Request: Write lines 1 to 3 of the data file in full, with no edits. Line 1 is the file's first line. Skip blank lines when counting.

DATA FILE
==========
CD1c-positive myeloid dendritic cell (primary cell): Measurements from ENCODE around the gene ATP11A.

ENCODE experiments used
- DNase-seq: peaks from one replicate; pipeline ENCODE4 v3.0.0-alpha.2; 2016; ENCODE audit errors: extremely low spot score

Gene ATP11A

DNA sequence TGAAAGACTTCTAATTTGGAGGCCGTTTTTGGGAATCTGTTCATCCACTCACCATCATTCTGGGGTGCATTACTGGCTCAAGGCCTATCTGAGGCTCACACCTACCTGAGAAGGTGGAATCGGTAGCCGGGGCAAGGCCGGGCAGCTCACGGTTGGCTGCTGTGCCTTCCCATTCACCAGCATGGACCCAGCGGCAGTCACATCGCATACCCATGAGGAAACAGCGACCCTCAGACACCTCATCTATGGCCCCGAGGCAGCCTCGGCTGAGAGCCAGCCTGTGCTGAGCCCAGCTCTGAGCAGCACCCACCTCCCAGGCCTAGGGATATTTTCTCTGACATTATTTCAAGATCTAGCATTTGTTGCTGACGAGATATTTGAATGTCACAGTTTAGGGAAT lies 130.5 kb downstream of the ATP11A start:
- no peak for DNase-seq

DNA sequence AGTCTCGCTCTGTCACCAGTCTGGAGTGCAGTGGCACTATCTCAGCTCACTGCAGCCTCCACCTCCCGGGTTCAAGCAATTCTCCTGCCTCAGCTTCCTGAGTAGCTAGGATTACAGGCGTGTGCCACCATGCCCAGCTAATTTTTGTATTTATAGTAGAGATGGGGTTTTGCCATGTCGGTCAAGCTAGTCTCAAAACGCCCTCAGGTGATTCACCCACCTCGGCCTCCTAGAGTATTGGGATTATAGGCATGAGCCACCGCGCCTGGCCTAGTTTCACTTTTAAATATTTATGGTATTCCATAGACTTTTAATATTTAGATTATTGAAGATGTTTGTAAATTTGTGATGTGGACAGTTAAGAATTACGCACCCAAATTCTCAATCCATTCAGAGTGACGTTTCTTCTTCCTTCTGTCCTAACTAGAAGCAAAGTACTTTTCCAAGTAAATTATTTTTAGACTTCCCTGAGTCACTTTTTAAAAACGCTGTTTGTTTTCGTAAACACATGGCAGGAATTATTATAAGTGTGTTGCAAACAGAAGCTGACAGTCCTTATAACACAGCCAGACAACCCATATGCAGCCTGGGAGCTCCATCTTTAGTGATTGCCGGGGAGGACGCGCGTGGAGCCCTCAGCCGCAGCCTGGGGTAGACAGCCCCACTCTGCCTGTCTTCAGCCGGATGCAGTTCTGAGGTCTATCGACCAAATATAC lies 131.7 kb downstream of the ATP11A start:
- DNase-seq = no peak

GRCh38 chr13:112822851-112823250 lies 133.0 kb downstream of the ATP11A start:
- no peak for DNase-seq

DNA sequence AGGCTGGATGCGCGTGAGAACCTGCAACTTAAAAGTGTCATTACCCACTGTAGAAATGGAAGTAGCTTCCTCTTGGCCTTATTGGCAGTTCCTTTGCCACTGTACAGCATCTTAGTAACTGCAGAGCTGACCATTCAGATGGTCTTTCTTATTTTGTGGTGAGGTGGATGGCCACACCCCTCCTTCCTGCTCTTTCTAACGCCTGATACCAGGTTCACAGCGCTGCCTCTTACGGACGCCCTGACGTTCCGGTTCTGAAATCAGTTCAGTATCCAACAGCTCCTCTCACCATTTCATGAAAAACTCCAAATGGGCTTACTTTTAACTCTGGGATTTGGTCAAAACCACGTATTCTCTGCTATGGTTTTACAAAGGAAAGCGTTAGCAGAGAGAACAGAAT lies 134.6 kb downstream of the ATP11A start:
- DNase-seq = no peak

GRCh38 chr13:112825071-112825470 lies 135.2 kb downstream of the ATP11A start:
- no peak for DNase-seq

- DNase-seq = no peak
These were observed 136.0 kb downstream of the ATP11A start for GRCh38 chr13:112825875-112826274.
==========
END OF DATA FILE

CD1c-positive myeloid dendritic cell (primary cell): Measurements from ENCODE around the gene ATP11A.

ENCODE experiments used
- DNase-seq: peaks from one replicate; pipeline ENCODE4 v3.0.0-alpha.2; 2016; ENCODE audit errors: extremely low spot score